-The last point leads to this point, you assume space is 3d, while in general it is accepted in physics that it is not, though things are still treated as acting in 3d for Newtonian physics and classical models (Which both in general are considered out dated, but still have use.).

-in general space is debated from being 4 – 13 dimensional. I could be wrong on this, but most theories I read are somewhere in there.

If you want my ideas and thoughts and explanations I am way too tired to try to write them out in a coherent form today.

As for summing up the popular theories or the more well known ones I am also too tired to do that and am really rusty on it, so as I have said before its best to look it up elsewhere, by good books or actual papers or by talking to physics professors first hand.

Ultimately if you really want to understand this stuff it’s going to take some work, and sadly you most likely will not be truly satisfied here on ATS.

If however you want to hear a bunch of random opinions which in most cases are horribly off on the matter, ATS is the place to be.

For the record I originally came to ATS to talk about such matters, but learned that there are so very few who actually know anything about these subjects on ATS and only a hand full of decent threads.

Note: my past threads on these issues are/were horrible since I was a fool in my youth and rambled on in half sleep rants with grade 10 or lower knowledge on this stuff, since then I have actually cleaned up my act.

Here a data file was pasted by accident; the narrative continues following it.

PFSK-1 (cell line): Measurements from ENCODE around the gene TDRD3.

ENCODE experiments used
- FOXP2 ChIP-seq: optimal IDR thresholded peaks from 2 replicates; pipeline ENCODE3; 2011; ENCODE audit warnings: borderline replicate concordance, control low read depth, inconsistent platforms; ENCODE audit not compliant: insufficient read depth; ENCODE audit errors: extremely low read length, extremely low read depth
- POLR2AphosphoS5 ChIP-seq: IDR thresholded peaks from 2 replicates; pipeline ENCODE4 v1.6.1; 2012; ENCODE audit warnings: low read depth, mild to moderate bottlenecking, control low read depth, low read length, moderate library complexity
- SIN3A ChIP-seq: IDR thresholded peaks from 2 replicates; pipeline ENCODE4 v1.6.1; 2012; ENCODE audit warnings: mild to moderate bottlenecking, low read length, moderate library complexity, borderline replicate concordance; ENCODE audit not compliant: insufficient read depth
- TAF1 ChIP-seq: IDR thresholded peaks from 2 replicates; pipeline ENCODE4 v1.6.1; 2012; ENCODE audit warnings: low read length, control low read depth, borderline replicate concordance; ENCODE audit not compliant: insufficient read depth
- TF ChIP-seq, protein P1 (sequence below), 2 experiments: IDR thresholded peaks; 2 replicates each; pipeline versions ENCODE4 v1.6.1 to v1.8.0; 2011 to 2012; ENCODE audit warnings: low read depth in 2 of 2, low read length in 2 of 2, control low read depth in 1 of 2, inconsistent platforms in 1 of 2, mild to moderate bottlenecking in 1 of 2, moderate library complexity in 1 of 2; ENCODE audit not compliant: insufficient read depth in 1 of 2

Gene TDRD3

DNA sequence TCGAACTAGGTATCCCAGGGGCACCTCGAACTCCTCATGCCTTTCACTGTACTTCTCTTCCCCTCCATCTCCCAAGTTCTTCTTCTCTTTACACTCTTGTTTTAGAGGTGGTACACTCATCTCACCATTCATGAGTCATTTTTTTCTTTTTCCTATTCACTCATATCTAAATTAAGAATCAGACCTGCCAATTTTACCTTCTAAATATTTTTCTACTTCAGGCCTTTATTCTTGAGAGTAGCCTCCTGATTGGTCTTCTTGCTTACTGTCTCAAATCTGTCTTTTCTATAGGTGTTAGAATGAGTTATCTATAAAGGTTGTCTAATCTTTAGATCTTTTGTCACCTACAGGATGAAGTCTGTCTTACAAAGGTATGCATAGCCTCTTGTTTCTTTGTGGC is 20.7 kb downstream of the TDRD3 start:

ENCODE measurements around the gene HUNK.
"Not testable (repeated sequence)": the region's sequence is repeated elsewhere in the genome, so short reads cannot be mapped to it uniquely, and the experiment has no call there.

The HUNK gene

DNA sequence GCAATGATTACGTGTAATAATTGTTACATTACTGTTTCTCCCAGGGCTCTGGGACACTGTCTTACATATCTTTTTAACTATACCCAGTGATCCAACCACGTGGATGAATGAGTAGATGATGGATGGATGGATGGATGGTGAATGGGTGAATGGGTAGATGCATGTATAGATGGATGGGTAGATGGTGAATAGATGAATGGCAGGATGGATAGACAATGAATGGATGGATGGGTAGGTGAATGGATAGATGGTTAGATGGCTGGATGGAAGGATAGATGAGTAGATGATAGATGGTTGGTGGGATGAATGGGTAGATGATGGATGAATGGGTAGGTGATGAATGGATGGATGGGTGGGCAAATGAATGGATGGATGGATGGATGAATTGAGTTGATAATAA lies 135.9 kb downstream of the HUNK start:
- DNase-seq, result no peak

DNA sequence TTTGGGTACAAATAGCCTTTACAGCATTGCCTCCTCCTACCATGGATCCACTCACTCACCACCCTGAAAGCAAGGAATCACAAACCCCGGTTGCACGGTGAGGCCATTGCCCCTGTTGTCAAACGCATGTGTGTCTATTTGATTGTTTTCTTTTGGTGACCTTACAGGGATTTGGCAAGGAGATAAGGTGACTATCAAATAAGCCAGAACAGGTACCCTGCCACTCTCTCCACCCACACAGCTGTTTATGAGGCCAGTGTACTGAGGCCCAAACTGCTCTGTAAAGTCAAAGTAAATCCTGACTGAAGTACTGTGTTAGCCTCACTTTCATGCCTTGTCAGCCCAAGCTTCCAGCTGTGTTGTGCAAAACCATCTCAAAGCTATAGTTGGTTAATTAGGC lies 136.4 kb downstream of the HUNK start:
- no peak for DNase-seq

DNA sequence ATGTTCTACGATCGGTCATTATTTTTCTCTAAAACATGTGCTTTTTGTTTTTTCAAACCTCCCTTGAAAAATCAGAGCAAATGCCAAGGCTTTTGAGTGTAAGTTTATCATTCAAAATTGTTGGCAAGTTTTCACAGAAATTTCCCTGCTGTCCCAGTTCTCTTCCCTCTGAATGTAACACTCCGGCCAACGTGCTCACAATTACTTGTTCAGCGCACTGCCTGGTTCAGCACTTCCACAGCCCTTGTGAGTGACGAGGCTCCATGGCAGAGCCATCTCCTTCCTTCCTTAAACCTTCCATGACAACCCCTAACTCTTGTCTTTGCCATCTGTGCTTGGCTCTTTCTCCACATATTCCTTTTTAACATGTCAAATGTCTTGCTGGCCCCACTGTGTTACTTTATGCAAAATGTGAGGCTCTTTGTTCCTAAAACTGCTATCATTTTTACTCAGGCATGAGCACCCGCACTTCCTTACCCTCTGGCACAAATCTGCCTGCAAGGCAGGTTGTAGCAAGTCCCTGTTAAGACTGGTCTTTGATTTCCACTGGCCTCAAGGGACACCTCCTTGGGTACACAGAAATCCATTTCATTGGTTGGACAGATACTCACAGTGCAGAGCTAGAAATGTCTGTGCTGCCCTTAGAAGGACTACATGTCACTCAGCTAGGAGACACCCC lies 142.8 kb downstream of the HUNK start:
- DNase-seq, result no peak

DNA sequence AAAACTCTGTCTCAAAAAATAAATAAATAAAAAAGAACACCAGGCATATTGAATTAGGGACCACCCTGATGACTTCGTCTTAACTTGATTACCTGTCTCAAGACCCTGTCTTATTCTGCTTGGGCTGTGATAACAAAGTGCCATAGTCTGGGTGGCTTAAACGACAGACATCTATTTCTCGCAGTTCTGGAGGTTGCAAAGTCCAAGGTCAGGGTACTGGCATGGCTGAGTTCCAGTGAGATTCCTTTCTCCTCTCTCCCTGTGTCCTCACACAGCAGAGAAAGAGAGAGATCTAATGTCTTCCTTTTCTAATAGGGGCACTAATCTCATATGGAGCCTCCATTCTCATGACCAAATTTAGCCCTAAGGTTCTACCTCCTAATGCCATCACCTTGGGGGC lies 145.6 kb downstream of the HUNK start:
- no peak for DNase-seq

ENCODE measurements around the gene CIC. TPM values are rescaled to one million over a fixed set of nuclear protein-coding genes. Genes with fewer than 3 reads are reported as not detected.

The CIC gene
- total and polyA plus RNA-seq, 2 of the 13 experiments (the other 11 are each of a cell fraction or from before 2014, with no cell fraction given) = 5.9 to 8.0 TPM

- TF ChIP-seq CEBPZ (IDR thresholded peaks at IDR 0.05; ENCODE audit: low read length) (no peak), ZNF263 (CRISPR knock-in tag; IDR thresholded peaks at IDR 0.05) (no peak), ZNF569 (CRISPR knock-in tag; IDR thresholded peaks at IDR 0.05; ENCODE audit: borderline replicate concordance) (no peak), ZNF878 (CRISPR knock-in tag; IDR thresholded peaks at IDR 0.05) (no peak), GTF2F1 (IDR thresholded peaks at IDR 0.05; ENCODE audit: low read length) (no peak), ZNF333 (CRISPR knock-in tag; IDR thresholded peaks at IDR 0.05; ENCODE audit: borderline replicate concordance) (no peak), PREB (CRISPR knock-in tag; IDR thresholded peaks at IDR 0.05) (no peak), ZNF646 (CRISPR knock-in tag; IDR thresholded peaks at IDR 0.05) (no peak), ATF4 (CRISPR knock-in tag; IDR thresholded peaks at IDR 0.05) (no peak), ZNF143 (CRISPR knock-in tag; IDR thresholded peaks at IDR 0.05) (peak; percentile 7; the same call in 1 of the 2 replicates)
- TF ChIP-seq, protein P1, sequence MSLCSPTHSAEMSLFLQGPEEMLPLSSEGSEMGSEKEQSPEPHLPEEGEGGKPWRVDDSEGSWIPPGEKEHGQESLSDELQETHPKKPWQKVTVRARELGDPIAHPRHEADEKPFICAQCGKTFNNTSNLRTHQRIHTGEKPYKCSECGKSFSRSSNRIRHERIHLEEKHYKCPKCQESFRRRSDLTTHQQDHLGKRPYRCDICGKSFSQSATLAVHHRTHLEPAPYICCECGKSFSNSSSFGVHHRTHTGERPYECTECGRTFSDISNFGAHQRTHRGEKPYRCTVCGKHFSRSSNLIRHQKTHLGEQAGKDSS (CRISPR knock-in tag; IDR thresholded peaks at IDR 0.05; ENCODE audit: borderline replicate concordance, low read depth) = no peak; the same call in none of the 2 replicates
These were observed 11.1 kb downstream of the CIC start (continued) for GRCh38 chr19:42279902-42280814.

P.S. You might be lucky and get some one better then me to reply.

posted on May, 24 2010 @ 08:42 AM

Originally posted by halfmask
-in general space is debated from being 4 – 13 dimensional. I could be wrong on this, but most theories I read are somewhere in there.

The key lies in the number of dimensions. String and membrane theories favor 11 dimensions, but I will have to see proof to believe that and proof is lacking so far.

But a 4 dimensional interpretation of space-time doesn't seem like too much of a stretch.

Here's the problem: Michio Kaku folds a piece of paper to show hoe a wormhole can be a shortcut between two points instead of traveling along the paper. So he takes 2D object, paper, and shows a 3-D model of the paper curved, incrementing the dimensions by one.

So how do you take a 3D object, add one dimension and show it in 4D? We can't see or understand 4D with our eyes very well, though our math can handle it quite well. So therein lies the problem: we can't see in 4D, that's why we can't see a good 3-D model extrapolated into 4D.

posted on May, 28 2010 @ 01:33 AM
reply to post by halfmask

I'm sorry I didn’t get back to you earlier, I had been away and my roaming connection was so weak signal I couldn’t even do emails.

Anyhow look thanks for the long reply you deserve a response. We may not be able to answer many of these questions – quite frankly who can. I suppose I was testing in a way who was around to at least have a conversation on a subject I find intriguing – by the sound of it someone just like yourself.
It’s funny how a simple sounding quantum questions can be yet so difficult to answer or even impossible yet we are again intrigued but someone’s best guess
Thank you for your input